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Acupuncture for Anxiety and Depression.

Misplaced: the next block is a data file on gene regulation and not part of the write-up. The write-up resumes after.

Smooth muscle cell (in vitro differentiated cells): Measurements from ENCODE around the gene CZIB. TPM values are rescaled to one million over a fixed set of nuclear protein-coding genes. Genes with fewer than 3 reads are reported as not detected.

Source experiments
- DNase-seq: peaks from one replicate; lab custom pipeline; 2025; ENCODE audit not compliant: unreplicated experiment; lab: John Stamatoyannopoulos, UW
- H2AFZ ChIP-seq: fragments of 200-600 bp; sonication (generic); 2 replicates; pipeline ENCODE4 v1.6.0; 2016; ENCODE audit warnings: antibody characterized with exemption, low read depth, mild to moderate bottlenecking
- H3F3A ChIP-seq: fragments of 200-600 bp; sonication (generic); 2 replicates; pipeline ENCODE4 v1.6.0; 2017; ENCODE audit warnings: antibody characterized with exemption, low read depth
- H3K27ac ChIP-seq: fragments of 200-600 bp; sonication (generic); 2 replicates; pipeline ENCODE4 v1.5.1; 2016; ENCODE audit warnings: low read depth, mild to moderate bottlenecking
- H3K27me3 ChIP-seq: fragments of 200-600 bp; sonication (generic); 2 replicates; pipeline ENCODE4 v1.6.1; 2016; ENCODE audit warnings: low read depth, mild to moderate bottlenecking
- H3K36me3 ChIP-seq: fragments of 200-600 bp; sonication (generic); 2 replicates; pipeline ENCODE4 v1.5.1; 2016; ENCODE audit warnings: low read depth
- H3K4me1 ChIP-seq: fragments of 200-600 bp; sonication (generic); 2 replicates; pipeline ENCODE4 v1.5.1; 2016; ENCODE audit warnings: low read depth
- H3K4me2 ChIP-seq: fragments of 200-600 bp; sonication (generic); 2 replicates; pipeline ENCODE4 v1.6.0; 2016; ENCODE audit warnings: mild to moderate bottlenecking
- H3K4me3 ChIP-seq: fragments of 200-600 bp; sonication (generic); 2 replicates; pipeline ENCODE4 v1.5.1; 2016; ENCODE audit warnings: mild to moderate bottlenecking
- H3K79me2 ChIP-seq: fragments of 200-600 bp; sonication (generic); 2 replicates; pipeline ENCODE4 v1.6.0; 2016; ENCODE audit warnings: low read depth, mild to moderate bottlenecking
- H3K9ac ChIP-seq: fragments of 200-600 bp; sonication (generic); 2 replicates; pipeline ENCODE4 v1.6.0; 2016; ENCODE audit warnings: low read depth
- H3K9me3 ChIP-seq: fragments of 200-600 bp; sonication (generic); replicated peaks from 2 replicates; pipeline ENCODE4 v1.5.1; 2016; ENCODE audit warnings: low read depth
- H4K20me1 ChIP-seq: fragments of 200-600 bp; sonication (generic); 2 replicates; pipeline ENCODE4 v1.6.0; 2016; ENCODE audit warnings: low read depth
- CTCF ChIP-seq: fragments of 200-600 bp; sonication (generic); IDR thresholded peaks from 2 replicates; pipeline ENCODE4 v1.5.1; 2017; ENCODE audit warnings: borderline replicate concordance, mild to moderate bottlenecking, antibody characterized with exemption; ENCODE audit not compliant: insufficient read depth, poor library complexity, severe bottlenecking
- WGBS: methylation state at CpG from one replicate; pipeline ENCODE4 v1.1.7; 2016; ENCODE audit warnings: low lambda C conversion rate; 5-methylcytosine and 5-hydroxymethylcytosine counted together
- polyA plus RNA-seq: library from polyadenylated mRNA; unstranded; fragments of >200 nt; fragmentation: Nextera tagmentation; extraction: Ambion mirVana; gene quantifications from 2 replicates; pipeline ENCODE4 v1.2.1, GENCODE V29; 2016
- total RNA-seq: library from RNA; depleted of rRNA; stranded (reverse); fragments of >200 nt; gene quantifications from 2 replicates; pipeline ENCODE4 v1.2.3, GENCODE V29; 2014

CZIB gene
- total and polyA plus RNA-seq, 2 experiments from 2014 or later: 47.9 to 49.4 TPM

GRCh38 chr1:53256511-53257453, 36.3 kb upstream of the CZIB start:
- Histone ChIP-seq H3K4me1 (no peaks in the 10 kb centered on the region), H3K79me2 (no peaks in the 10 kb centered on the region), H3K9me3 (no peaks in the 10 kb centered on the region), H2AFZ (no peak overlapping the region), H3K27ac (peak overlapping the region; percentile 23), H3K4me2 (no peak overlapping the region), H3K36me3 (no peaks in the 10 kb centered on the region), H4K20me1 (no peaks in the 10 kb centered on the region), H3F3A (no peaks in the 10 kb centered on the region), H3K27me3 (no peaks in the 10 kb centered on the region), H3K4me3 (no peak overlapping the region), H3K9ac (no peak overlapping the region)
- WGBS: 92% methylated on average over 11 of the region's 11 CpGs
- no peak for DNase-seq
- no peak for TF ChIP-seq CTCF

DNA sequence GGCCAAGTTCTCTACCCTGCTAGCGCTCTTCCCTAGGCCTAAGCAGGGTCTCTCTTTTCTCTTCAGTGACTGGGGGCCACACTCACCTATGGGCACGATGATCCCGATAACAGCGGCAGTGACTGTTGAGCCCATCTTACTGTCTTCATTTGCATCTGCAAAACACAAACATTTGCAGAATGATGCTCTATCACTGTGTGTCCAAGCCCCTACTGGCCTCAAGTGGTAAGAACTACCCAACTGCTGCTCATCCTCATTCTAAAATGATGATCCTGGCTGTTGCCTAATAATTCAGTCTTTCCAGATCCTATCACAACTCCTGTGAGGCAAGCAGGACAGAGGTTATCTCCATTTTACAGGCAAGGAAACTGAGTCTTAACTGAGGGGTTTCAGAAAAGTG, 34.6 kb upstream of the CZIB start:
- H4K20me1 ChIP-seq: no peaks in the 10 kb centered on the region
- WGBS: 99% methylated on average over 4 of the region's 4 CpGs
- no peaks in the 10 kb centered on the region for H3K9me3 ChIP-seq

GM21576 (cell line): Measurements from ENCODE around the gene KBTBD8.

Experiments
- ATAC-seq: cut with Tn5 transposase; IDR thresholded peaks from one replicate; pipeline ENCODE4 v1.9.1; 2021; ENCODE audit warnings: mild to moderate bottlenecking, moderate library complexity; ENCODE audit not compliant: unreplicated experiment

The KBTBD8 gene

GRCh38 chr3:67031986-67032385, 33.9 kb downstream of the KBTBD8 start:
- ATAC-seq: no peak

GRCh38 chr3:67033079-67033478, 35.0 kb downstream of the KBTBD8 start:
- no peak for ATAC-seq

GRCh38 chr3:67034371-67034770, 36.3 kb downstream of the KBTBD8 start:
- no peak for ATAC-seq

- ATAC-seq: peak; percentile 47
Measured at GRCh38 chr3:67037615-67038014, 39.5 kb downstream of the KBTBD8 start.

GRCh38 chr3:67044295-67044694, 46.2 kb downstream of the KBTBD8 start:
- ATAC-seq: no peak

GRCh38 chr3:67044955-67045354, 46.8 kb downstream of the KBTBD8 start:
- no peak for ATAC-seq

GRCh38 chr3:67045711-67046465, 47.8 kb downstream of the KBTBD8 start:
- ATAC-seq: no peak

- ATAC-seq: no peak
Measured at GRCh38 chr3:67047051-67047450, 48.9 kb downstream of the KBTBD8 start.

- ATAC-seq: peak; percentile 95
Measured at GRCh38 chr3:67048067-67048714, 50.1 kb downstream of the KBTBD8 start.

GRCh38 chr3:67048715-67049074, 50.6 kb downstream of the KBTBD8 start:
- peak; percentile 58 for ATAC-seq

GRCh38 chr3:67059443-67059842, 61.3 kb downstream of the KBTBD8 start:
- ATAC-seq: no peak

An estimated 17.5 million Americans suffer from depression. People who want to know their options are seeking alternatives to anti-depressant medication. Of course, as an acupuncturist, I am interested in staying on top of recent studies and ensuring I can provide my patients with the most up-to-date information regarding non-prescription treatment options. There are some promising recent studies showing how acupuncture can treat depression, anxiety, and stress. Now there are clear biological explanations for the clinical evidence I have seen. The Anxiety and Depression Association of America (ADAA) states that “evidence for the use of acupuncture . . . to treat anxiety disorders is becoming stronger.” Reuters health reported on a study from the University of York in the UK. The study recruited 755 people with moderate to severe depression. Seventy percent of the patients had been on anti-depressants and continued on them throughout the study. The study concluded that both acupuncture and counseling (or both) had a strongly positive effect on depression, lowering the depression scale from an average of 16 out of 27 at the start of the study, to 9 for acupuncture and 11 for counseling at its conclusion. The benefits lasted 3 months after treatment had concluded. So how does acupuncture work? The acupuncturist inserts fine needles into certain identified acupuncture points on “meridians” which run throughout the body and correspond to certain organs. Meridians can be thought of as a highway of energy, or “qi” in traditional Chinese medicine. Acupuncture works by getting rid of the roadblocks on this energy superhighway. When there is congestion on the highway, energy gets backed up. When the meridians are clear (no roadblocks), the qi flows freely. Each meridian “homes” to an organ and each organ has certain associations, such as emotions, body parts, organs etc. For example, the emotion of the liver in Chinese medicine is anger. When the qi is blocked it can cause liver qi stagnation, which can result in anger. It goes both ways, though — when you’re angry a lot, you can block the flow of liver qi. Western medicine has shown that acupuncture releases endorphins, and activates natural pain killers. Now we see that it affects other biological functions as well. Chinese medicine sees acupuncture as improving functioning by correcting blockages or imbalances in the organs.

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